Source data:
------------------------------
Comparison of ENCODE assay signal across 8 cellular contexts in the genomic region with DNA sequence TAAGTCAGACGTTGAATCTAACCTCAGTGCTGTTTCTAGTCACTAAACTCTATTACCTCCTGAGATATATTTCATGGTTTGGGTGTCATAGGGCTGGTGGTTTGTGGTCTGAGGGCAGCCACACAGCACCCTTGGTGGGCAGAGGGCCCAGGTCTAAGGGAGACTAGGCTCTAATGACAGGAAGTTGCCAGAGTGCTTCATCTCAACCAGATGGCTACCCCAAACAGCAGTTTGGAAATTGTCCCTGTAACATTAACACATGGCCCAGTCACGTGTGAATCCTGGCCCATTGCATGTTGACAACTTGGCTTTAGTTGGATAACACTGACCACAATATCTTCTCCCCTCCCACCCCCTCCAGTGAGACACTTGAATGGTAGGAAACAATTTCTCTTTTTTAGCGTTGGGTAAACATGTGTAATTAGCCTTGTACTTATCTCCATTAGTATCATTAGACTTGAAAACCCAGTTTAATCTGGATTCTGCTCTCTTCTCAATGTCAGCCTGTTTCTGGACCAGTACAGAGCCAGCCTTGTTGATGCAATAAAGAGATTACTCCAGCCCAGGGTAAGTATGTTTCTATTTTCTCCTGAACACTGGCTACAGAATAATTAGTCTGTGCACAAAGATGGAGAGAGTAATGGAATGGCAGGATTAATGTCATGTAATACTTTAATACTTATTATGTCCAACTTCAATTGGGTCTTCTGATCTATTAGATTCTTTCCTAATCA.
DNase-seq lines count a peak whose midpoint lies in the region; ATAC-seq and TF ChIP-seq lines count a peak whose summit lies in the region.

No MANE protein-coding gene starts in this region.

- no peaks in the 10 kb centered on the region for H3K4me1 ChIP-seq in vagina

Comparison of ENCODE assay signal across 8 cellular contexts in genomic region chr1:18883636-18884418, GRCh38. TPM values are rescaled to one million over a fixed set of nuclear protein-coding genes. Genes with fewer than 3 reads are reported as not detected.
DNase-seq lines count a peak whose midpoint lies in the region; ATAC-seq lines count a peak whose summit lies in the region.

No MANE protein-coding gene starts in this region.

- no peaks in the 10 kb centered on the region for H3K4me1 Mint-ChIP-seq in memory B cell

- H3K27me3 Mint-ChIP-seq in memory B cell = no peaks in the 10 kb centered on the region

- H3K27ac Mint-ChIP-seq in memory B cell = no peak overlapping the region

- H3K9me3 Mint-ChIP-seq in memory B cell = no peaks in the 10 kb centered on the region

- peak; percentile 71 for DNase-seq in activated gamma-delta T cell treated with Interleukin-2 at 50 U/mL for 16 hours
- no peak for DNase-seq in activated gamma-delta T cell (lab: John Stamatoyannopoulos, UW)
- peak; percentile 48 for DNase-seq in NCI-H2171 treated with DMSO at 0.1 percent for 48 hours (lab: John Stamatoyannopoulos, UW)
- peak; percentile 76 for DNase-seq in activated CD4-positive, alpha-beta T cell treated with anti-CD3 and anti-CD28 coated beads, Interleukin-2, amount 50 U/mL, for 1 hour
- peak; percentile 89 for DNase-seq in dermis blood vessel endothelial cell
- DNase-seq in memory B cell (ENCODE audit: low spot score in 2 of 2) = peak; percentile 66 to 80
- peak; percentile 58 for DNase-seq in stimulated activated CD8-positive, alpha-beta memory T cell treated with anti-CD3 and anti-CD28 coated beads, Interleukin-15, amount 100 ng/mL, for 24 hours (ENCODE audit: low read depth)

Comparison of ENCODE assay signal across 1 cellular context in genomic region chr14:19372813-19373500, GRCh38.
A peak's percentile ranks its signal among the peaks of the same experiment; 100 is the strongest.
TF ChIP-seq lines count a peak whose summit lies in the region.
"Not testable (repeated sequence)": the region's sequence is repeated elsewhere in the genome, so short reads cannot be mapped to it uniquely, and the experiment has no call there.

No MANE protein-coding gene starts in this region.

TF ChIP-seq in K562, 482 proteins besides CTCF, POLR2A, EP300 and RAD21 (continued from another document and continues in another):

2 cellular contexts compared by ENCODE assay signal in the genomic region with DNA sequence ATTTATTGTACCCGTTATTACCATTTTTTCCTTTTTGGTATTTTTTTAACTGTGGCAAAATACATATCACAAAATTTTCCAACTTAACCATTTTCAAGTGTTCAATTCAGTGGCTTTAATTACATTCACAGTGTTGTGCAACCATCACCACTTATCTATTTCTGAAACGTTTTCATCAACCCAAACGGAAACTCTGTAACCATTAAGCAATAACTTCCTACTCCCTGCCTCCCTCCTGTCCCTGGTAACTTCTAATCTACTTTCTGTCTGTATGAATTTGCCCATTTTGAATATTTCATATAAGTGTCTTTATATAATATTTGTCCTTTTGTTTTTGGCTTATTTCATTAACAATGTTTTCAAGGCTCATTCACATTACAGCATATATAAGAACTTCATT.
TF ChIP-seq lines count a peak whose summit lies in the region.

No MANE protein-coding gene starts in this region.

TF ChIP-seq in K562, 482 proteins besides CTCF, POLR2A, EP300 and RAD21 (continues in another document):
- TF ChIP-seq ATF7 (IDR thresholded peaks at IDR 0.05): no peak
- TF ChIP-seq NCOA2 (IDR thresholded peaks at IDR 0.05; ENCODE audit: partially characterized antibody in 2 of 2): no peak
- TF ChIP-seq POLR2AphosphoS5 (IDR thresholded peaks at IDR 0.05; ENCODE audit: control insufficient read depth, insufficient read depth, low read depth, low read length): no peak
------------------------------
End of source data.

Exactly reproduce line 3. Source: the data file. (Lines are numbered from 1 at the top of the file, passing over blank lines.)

No MANE protein-coding gene starts in this region.